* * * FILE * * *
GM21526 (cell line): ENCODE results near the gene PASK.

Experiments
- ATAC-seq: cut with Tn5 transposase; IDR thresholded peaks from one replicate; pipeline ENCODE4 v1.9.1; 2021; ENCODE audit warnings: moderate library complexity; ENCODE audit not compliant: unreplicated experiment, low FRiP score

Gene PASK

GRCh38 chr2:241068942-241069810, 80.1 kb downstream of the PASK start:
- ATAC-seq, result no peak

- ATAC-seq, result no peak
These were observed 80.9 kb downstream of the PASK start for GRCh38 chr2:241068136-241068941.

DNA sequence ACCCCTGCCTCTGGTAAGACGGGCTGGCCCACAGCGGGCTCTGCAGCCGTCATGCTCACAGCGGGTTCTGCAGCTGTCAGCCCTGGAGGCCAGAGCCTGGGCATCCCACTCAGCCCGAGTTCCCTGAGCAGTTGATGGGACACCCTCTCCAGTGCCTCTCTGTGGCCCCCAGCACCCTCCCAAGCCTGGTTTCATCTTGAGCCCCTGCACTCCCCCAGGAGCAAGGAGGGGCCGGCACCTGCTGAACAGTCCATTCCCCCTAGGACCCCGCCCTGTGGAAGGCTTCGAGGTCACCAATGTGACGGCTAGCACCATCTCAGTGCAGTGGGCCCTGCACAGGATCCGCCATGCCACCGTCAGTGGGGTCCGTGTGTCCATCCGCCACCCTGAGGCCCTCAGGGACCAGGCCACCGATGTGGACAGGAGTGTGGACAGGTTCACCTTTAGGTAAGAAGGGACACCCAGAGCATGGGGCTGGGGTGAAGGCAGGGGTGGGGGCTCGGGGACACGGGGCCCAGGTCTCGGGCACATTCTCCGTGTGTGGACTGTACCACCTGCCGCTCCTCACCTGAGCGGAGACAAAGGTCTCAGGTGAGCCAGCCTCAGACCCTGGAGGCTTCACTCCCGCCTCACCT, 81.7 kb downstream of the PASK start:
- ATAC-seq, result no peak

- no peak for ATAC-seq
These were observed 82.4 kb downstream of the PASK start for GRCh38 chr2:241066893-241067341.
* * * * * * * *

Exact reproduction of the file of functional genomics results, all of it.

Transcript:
GM21526 (cell line): ENCODE results near the gene PASK.

Experiments
- ATAC-seq: cut with Tn5 transposase; IDR thresholded peaks from one replicate; pipeline ENCODE4 v1.9.1; 2021; ENCODE audit warnings: moderate library complexity; ENCODE audit not compliant: unreplicated experiment, low FRiP score

Gene PASK

GRCh38 chr2:241068942-241069810, 80.1 kb downstream of the PASK start:
- ATAC-seq, result no peak

- ATAC-seq, result no peak
These were observed 80.9 kb downstream of the PASK start for GRCh38 chr2:241068136-241068941.

DNA sequence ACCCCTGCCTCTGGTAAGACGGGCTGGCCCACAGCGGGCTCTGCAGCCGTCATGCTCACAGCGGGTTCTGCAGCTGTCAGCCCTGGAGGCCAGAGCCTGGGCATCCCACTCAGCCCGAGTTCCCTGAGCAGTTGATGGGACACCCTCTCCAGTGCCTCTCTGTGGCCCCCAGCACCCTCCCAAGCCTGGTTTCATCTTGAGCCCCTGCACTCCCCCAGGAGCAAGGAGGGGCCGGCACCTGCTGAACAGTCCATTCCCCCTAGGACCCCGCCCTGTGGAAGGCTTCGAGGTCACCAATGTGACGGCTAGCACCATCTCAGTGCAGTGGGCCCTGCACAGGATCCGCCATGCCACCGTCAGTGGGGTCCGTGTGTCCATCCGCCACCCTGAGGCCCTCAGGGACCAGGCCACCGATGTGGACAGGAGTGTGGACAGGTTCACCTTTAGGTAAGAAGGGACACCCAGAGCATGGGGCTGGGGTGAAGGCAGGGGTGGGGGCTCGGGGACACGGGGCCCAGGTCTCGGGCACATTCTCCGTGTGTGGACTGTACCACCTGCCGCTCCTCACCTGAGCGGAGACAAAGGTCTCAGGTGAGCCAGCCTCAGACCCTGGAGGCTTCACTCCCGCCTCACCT, 81.7 kb downstream of the PASK start:
- ATAC-seq, result no peak

- no peak for ATAC-seq
These were observed 82.4 kb downstream of the PASK start for GRCh38 chr2:241066893-241067341.